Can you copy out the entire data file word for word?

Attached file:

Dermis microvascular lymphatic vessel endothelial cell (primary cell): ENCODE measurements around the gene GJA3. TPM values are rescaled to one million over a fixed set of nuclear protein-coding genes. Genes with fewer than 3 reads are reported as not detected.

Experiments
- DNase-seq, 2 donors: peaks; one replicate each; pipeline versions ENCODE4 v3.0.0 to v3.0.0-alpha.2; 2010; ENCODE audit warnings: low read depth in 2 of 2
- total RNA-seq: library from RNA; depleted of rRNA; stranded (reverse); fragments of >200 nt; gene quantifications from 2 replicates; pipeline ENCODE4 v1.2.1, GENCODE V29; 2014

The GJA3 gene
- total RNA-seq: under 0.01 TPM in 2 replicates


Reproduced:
Dermis microvascular lymphatic vessel endothelial cell (primary cell): ENCODE measurements around the gene GJA3. TPM values are rescaled to one million over a fixed set of nuclear protein-coding genes. Genes with fewer than 3 reads are reported as not detected.

Experiments
- DNase-seq, 2 donors: peaks; one replicate each; pipeline versions ENCODE4 v3.0.0 to v3.0.0-alpha.2; 2010; ENCODE audit warnings: low read depth in 2 of 2
- total RNA-seq: library from RNA; depleted of rRNA; stranded (reverse); fragments of >200 nt; gene quantifications from 2 replicates; pipeline ENCODE4 v1.2.1, GENCODE V29; 2014

The GJA3 gene
- total RNA-seq: under 0.01 TPM in 2 replicates